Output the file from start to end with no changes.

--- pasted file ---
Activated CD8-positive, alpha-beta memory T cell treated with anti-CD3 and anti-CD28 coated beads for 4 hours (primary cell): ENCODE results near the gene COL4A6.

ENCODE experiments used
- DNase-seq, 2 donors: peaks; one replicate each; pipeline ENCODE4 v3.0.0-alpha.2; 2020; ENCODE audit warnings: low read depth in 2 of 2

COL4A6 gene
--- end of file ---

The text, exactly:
Activated CD8-positive, alpha-beta memory T cell treated with anti-CD3 and anti-CD28 coated beads for 4 hours (primary cell): ENCODE results near the gene COL4A6.

ENCODE experiments used
- DNase-seq, 2 donors: peaks; one replicate each; pipeline ENCODE4 v3.0.0-alpha.2; 2020; ENCODE audit warnings: low read depth in 2 of 2

COL4A6 gene